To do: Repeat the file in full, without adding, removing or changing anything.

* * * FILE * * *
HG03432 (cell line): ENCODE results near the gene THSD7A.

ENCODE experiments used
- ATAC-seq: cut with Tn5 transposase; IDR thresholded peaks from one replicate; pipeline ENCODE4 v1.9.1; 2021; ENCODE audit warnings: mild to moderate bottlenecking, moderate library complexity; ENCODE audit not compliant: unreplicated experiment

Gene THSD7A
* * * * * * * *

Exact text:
HG03432 (cell line): ENCODE results near the gene THSD7A.

ENCODE experiments used
- ATAC-seq: cut with Tn5 transposase; IDR thresholded peaks from one replicate; pipeline ENCODE4 v1.9.1; 2021; ENCODE audit warnings: mild to moderate bottlenecking, moderate library complexity; ENCODE audit not compliant: unreplicated experiment

Gene THSD7A